This opening is difficult to bring off. They only have three beats to listen to the piano and think about finding their own notes before it is time to breathe and go for it (assuming that they are breathing in time on the fourth beat, of course). Consequently, they often grope for the first note. The answer is (a) to prepare the notes by internalising (imagining) them throughout the three beats, (b) to prepare their bodies by standing in exactly the same posture they will use when they begin singing, and most importantly (c) to breathe in on the fourth beat "at pitch". That is not to say that they can actually breathe in and make a top E or C sharp, but they can pretend to. And having done so, you will find they make the entry cleanly and with considerable accuracy, because psychologically it is no longer the first note - their brains have already sung it!
Now, having got the breath in, how do we use it?
Using the breath up (1): your singers should aim never to feel less than half full of air. If they approach the end of a phrase with less than that in their lungs, even if they manage to last out, the tone will fade and the pitch sag towards the end. They will gradually develop the knack of metering the air out so it lasts longer (but when all is said and done they do have to breathe and should breathe when they need to. They just mustn't let it show!)
Using the breath up (2): SUPPORT! I am not sure whether this is something you do with the breath or something you do to it. I just know it is essential, but explaining it to your young singers is not very easy. Michael Brewer talks of cradling a large furry animal in your arms. I presume he means an imaginary one, or choir-practices could be quite interesting! This is a nice image, useful when singing scales or scalic passages.
My own image is a little different. Tell your choir to imagine they can pick the sound up with the upturned palm of one hand somewhere in the region of their belly-buttons, and lift it slowly and smoothly up their chests. On reaching the breast-bone, the hand begins to carry the sound away from the body and eventually "wafts" it gently into the air as though it were a balloon or soap bubble. Even after it has left the hand the support is not finished, for with an outstretched palm they can wave the sound goodbye as it floats lightly up and away into the distance.
Now let them quietly sing a long, fairly high note and make the same motions, picking the sound up and carrying it gently away from them, following it as it floats away into the air. They will giggle and feel embarrassed, I expect, but you must insist. Frequently refer to this during rehearsal, and make the whole pantomime part of your own conducting technique. Use it when they sing up or down a scalic passage, or towards the end of a particularly long phrase, or when they are holding a long note. And in rehearsal at the appropriate places, insist that they actually go through the motions while they sing, in order to imprint the idea in their minds.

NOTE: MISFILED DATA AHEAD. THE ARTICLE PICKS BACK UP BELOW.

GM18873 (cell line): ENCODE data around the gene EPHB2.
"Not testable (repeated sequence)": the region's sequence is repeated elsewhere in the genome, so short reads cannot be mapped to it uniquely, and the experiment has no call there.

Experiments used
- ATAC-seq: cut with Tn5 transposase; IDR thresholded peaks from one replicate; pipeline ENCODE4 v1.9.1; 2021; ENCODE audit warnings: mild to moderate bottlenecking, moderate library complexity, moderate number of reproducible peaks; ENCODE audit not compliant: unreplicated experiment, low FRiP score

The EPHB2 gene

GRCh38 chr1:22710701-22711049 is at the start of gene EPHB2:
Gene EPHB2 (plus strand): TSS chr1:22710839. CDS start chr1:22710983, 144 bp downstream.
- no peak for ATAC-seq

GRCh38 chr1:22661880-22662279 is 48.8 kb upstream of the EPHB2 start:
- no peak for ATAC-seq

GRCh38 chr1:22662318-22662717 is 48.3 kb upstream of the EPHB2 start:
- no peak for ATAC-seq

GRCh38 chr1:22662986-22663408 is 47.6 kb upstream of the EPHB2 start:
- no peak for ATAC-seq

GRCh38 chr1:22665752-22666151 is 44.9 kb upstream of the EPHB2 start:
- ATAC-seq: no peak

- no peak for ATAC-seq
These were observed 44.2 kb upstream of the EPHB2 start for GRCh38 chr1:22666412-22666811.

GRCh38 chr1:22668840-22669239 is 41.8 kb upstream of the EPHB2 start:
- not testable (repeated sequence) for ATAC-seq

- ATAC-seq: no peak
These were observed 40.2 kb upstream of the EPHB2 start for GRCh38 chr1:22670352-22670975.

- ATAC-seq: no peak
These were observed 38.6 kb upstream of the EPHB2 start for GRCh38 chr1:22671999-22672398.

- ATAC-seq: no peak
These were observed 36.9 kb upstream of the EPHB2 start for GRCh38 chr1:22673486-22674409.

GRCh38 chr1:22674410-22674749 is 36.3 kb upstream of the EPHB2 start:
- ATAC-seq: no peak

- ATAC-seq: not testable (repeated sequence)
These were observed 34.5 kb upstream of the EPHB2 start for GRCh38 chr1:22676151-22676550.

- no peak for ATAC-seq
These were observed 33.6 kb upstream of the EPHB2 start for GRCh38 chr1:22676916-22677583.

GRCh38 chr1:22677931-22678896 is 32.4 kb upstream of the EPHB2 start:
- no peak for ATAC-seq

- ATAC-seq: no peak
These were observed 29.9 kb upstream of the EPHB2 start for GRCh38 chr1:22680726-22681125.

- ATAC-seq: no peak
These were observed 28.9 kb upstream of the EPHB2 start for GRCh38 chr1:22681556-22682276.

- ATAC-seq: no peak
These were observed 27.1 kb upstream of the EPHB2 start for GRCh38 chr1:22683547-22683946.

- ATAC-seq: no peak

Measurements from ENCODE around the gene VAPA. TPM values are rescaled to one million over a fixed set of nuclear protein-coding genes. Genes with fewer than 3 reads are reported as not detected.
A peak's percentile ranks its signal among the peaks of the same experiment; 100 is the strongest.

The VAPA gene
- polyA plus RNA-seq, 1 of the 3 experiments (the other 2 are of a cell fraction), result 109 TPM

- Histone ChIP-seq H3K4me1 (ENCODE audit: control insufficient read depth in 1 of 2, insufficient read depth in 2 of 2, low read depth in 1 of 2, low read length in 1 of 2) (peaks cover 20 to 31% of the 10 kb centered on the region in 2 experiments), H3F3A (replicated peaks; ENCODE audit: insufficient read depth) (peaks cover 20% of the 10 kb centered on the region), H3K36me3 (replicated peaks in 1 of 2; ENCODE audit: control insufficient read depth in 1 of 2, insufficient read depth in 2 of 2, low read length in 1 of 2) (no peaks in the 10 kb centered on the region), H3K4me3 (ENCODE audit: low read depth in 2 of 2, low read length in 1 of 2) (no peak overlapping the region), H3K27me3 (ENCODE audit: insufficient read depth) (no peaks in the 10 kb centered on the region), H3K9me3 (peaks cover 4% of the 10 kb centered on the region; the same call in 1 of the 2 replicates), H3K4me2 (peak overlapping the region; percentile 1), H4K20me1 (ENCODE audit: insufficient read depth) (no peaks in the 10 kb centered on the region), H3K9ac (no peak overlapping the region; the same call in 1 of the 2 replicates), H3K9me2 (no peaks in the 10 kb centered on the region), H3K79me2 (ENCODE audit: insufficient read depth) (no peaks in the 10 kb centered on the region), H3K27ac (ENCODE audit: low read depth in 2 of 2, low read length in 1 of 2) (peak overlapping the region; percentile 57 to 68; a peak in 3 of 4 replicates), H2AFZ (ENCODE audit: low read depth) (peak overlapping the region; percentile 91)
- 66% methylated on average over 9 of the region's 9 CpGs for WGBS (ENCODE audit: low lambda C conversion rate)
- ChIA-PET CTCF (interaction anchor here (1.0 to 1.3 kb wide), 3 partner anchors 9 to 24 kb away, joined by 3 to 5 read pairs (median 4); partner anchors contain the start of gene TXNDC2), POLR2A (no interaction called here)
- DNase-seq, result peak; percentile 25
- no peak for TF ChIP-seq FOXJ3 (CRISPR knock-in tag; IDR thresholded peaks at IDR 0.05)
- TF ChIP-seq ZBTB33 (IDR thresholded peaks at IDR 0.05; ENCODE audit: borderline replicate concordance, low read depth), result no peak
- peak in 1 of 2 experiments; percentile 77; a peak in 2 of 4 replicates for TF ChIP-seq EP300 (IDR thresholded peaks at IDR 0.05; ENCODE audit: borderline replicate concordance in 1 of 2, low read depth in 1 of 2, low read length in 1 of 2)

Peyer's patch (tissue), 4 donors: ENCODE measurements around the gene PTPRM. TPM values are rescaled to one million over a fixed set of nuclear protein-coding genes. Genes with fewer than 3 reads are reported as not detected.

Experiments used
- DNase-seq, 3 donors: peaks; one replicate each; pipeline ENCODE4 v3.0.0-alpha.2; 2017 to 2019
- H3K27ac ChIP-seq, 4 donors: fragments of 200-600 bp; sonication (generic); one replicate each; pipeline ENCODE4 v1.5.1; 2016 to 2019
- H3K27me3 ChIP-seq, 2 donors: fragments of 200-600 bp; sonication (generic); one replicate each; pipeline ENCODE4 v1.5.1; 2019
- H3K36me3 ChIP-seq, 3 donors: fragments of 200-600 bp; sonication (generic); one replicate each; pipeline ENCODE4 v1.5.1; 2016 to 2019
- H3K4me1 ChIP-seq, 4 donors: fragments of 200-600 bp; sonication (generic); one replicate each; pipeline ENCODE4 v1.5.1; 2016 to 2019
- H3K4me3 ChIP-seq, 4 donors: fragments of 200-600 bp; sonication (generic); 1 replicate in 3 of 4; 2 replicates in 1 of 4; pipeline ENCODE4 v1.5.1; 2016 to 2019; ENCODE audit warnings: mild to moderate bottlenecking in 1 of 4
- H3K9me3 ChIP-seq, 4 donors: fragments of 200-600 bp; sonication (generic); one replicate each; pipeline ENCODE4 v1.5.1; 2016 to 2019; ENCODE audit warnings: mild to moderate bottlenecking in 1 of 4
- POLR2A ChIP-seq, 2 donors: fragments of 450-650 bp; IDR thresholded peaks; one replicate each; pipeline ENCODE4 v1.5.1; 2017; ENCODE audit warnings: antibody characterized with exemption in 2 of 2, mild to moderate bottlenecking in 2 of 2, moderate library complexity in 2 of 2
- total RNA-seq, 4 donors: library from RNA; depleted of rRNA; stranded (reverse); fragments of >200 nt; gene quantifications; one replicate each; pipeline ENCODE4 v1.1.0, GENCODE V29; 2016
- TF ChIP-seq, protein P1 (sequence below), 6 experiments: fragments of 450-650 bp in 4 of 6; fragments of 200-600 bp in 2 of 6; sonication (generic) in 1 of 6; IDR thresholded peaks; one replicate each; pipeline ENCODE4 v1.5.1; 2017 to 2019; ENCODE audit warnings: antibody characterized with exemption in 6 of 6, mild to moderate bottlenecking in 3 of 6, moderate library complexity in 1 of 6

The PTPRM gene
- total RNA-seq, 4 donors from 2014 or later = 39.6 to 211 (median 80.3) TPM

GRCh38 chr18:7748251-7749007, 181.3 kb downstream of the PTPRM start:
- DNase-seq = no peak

Using the breath up (3): One of the things that will impress your audiences is the choir's ability not to take breath at the obvious places, but you have to make it plain to the audience that this is happening, or what's the point? The way to do this is with a crescendo, for instance .....
Apart from the musical and "publicity" value of such a dynamic, there is the technical advantage that your singers will find it hard to take a breath while they are making a crescendo. They will, of course, have been employing their "secret breathing" or the whole phrase will be too long for them. The effect of this trick is very telling and professional, but do not overdo it - the total amount of crescendo should not be very great.
Using the breath up (4): Do try to choose at least one song each term with a very long last note - it's excellent practice for them at "metering out" and controlling their breath, and gives a good opportunity to practise what you have taught them about supporting the sound. If you come across one of these songs that has a very long held note at the end, with a long diminuendo or morendo (dying) or a niente (to nothing) marking, and the choir find this difficult even with all the tricks you have taught them, consider cheating. Towards the end of the note, once it has become very soft indeed, they can move onto a "siren" (a "nggg" sound as used in the warmup) which will use practically no breath and can be sustained far longer and softer than an open note. If there is a consonant on the end, no problem - just put it on quietly and neatly. Let them move onto the siren at different times, and make them maintain the same vowel/mouth shape throughout or the audience will spot the deception.
This section continues, and deals with .....
The young voice and how it works
Managing the voice
Singing in parts
Singing from memory
Singing in tune
How to sing sharper
How to sing flat
Copyright © The Choirmaster Press 2001